• Don’t disregard the rules of the local business performance. In Argentina, for instance, a business focused on domestic demand may do good. But it will be almost impossible to withdraw money abroad. It is also important to determine the importance of the political structure of the country’s market. For example, only 7 countries in the region belong to countries with a free democracy. These are Argentina, Brazil, Paraguay, El Salvador, Uruguay, Chile, Peru, and Costa Rica.
  • Don’t understate the competitors. For the countries of Latin America, China is an important strategic partner. Take into account this factor and plan how your company will compete with such a major player. The volumes of import and export operations are growing. But still, China is supplying much more goods to Latin America than buys from it. Also, China occupies the majority of free business niches in Latin America, and investments go in various directions: from agriculture to IT and HiTech.
  • Don’t put everything on the line at once. It is worth visiting a foreign market for business development before launching a project in it. At least do not invest all the money in the project at once. This is one of the common mistakes many companies make. In Latin America, there are countries such as Chile, Argentina, Costa Rica, where the local population treats foreigners very well. But knowledge of Spanish is critical here.

Preferred payment options in Latin America

The regional market shows particular interest in new B2B solutions for medium and small businesses. Compared to the United States and Europe, entrepreneurs in Latin America do not have a wide choice of marketing, sales, infrastructure, and enterprise management tools. In general, online commerce is growing rapidly in this region, especially in Argentina. A large number of online shoppers is concentrated in Chile.

COVID-19 significantly impacted consumers’ choice of payments. The pandemic modified Latin Americans’ spending habits in 2020. Now consumers try to avoid using cash wherever it is possible, making contactless payments their first choice. It provided an additional impetus for the growth of m-commerce.

Residents of Latin America spend a lot of time on social networks

Bank cards have a large share of online payments in Brazil, Colombia, Mexico, and the Dominican Republic. Still, they are in serious competition with PayPal, cash on delivery or at a local bank, and local payment systems. In Brazil, a third is accounted for its own Boleto Bancário payment system, together with bank cards of local payment systems, they occupy 93% of the market. In Colombia, both cash and bank card payments are popular — they account for 61%. Cards of the international payment systems VISA and MasterCard are also used here. At the same time, about half of online purchases in Brazil are paid from a mobile phone. This figure is growing in Colombia as well.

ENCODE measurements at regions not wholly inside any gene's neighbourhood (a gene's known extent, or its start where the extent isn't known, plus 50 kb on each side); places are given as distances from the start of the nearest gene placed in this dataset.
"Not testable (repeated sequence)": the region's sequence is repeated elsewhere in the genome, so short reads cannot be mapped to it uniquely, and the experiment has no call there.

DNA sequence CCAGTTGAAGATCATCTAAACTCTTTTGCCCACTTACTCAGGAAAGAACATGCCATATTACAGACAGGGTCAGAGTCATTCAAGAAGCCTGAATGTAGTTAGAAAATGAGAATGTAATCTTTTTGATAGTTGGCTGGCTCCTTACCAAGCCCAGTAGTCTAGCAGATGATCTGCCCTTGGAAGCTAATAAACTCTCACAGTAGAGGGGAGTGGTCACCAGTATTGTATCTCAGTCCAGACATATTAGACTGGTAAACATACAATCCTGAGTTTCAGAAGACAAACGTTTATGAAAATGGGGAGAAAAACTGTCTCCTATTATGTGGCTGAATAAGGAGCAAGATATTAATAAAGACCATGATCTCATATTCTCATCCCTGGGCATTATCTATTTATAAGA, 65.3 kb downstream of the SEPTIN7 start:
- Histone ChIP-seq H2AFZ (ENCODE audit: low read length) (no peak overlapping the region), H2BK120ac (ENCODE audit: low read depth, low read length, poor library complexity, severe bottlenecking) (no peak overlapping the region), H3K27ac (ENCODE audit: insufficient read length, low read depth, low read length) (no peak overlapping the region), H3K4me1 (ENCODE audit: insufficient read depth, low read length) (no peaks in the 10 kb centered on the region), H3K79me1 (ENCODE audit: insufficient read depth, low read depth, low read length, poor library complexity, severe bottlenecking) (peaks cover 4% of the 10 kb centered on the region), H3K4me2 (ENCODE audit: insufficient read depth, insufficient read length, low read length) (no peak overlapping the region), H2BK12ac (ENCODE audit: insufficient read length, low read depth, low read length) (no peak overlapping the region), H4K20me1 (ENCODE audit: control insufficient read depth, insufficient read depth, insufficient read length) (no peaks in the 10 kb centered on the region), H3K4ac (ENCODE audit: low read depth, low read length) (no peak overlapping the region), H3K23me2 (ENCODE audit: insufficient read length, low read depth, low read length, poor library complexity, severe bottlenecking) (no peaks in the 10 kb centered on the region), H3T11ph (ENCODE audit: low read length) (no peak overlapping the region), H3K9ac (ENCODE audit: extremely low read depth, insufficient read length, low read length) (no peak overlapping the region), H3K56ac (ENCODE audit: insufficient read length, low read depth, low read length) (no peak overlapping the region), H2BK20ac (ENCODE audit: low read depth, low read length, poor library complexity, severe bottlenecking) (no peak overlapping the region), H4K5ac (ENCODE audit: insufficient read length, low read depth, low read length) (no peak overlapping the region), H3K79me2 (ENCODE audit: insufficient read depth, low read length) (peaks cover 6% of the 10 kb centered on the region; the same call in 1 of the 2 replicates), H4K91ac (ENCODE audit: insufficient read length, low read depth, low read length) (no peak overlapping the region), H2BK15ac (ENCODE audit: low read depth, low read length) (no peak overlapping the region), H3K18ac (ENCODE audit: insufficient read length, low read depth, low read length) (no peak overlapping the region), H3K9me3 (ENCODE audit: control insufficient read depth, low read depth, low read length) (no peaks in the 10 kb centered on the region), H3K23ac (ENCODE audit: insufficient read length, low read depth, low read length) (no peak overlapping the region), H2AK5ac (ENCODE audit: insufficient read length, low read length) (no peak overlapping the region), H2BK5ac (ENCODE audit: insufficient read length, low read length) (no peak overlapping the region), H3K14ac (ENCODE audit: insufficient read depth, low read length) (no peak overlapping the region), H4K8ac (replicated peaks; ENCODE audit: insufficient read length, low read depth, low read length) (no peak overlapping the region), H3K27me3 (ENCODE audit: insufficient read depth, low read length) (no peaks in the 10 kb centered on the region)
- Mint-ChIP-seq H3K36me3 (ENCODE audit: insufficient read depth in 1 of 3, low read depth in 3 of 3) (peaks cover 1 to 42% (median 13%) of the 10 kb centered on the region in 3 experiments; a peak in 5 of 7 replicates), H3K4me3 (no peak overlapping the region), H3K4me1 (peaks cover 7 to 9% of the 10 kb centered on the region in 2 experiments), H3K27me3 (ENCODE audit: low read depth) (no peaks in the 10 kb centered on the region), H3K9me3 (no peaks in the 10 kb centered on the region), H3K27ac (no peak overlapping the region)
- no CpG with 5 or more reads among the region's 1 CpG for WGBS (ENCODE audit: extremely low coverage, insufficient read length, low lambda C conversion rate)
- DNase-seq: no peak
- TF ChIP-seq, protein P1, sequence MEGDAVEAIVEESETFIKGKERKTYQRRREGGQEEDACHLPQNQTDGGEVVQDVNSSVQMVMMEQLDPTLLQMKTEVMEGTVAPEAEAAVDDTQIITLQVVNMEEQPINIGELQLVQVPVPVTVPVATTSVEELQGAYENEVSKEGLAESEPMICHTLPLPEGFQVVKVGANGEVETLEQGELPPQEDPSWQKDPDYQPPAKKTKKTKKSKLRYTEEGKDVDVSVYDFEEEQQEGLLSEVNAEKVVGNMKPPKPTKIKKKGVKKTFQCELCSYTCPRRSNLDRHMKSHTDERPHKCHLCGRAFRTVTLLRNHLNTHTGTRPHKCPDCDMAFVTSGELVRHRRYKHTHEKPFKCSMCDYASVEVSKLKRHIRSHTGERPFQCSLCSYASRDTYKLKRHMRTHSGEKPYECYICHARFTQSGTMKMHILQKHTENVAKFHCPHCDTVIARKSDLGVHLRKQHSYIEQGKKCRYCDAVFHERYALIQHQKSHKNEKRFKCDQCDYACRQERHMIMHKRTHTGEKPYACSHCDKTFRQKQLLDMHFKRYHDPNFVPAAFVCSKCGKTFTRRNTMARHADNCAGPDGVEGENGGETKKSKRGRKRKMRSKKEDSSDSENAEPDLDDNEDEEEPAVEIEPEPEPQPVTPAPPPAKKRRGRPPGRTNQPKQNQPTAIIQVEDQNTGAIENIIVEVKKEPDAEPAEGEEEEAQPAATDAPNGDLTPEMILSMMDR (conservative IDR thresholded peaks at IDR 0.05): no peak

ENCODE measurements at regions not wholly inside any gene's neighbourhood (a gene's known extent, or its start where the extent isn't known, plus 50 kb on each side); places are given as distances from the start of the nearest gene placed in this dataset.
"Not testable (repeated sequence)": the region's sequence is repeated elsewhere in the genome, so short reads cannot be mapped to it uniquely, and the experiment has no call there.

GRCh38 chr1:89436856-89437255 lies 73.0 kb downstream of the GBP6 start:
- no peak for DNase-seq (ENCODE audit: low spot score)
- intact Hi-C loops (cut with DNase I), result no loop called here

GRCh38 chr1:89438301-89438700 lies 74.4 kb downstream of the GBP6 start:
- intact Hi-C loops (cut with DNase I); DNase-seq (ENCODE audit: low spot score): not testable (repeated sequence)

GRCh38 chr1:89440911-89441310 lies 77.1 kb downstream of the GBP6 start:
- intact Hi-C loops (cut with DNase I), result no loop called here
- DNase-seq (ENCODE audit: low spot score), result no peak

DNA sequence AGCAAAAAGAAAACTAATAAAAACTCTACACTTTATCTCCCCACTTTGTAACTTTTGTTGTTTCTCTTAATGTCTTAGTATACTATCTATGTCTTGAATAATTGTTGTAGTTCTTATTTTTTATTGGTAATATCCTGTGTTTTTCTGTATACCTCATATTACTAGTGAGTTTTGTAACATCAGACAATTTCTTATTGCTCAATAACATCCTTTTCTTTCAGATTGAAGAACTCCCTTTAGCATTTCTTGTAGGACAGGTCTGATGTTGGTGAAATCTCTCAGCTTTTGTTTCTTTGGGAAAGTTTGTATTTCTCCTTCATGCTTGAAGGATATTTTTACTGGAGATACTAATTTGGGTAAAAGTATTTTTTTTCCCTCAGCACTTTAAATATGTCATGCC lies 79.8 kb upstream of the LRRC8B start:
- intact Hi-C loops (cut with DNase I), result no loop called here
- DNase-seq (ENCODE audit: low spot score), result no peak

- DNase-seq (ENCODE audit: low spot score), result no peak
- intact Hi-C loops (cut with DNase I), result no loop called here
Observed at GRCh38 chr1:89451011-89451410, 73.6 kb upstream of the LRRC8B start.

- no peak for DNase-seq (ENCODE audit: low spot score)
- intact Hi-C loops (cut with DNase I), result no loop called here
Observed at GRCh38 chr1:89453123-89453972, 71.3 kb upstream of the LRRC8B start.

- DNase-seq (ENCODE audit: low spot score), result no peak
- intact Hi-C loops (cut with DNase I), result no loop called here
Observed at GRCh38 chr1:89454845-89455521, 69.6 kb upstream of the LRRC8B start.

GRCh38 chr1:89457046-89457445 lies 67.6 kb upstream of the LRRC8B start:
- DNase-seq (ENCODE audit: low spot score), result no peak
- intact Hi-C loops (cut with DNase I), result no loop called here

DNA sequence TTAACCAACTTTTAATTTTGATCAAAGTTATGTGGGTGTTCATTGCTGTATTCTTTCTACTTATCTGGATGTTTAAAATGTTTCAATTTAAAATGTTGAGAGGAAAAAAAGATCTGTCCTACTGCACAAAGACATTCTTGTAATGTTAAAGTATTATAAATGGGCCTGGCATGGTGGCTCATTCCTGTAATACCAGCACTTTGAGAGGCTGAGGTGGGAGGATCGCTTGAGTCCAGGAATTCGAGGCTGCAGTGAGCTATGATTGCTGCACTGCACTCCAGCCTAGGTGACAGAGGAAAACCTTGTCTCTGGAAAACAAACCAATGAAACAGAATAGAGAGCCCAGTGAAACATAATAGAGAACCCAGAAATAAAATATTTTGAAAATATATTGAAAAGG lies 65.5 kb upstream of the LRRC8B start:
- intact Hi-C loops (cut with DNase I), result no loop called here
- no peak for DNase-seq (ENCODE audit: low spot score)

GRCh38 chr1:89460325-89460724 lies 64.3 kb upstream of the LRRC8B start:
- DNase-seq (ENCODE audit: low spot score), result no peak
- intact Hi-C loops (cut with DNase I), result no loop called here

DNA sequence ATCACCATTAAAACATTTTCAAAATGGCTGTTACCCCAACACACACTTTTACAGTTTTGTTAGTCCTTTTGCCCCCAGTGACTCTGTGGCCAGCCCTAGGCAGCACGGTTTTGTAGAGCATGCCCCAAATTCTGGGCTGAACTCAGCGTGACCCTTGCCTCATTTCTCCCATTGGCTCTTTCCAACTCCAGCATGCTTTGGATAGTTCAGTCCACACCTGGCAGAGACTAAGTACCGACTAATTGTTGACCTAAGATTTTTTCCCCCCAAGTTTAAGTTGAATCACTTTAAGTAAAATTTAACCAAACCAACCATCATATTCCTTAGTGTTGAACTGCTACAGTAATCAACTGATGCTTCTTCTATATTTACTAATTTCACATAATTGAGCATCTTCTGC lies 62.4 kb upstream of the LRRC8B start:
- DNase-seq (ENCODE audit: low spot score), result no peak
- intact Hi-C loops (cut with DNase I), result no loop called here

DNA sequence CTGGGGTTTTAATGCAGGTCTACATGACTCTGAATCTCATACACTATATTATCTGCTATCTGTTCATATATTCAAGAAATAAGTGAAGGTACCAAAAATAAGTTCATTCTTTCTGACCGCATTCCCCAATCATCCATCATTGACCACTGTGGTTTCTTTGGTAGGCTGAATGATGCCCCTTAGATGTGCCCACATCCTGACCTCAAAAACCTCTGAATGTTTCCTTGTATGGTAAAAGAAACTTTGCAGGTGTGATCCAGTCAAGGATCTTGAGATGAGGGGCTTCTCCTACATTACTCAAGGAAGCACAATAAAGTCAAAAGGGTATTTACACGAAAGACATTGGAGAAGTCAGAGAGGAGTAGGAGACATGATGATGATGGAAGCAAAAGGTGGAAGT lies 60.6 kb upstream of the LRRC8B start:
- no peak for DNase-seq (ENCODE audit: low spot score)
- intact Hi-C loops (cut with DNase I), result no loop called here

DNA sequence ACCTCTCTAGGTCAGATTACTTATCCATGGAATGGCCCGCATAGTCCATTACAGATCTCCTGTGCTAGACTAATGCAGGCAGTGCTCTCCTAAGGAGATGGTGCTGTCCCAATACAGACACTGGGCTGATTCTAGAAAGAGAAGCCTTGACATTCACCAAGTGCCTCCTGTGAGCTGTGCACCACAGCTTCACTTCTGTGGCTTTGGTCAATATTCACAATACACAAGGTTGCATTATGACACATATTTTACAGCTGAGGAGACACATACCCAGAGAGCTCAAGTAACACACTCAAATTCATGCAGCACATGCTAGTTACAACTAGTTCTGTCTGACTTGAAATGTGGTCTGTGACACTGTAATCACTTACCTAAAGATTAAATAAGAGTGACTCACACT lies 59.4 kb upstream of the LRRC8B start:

Local payment systems are popular in Mexico; international bank cards account for 28% of the market. Although the penetration of bank cards in Mexico is small by the standards of Latin America, they dominate online payments. Prepaid cards Teléfonos de Mexico, PayPal, and direct bank account payments are relatively popular alternative payment methods in this country.

Expanding to new markets is an effective way to grow a business. But the success of such a step largely depends on thorough preparation and willingness to take risks. When planning to launch a project in Latin America, it is worth looking at the specifics of doing business in each country because they can become critical restrictions for founders. At Corefy, we provide our clients with an opportunity to start accepting payments quickly and connect hundreds of payment methods in several clicks. Contact our team — we are ready to assist you with choosing the most relevant payment strategy to expand your business to any market.